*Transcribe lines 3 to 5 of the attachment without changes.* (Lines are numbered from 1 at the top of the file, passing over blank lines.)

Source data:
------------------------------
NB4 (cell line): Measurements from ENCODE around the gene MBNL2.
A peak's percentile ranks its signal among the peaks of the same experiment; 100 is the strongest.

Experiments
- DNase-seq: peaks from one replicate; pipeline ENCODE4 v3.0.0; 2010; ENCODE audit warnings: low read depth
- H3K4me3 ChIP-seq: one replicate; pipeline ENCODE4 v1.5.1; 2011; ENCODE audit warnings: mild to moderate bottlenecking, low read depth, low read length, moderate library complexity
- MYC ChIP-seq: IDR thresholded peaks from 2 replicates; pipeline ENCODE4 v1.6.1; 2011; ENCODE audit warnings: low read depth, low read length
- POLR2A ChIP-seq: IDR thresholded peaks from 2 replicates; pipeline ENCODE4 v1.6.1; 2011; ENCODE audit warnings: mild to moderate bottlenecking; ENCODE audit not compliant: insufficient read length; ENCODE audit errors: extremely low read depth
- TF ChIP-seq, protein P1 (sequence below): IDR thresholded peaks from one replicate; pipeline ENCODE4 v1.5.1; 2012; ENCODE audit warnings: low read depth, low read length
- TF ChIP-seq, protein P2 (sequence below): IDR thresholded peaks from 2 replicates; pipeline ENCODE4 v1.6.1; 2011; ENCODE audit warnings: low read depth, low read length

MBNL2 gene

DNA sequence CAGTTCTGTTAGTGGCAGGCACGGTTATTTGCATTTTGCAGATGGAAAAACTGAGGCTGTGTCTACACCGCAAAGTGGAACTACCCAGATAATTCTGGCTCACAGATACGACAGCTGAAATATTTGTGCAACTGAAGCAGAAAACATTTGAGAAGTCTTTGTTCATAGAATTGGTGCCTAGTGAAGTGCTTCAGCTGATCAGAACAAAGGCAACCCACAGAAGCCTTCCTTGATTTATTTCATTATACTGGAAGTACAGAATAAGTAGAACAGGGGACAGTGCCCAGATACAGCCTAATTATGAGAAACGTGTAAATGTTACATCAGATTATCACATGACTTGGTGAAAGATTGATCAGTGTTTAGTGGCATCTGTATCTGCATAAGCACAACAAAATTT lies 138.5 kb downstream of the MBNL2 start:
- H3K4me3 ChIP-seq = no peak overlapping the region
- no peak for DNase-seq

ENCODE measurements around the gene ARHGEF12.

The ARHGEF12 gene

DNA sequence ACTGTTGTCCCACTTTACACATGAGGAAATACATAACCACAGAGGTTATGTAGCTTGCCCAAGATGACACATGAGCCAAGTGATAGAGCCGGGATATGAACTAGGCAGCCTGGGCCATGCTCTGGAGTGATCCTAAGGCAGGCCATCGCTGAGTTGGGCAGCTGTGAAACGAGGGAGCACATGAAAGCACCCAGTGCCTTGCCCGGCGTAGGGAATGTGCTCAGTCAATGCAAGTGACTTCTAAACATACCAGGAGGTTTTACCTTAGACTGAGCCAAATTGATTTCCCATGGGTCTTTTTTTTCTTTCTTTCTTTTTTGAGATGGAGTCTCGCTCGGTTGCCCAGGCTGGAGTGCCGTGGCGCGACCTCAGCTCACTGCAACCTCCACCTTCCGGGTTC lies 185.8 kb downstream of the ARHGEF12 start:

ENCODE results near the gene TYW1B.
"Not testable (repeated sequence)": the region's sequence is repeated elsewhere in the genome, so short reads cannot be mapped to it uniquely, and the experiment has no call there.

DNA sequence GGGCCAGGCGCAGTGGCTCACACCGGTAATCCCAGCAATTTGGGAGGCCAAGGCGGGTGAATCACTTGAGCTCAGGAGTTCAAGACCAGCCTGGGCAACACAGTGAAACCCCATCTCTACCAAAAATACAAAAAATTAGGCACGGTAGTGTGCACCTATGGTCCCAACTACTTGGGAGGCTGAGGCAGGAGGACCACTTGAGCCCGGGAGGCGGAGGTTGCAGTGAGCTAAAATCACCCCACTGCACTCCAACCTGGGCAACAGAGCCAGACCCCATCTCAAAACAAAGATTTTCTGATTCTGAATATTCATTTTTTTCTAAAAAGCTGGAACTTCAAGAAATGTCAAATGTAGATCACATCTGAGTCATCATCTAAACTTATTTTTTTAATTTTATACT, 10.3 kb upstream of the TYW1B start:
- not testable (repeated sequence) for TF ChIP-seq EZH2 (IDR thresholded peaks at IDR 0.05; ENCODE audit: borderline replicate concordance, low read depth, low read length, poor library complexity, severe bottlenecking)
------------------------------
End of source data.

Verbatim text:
Experiments
- DNase-seq: peaks from one replicate; pipeline ENCODE4 v3.0.0; 2010; ENCODE audit warnings: low read depth
- H3K4me3 ChIP-seq: one replicate; pipeline ENCODE4 v1.5.1; 2011; ENCODE audit warnings: mild to moderate bottlenecking, low read depth, low read length, moderate library complexity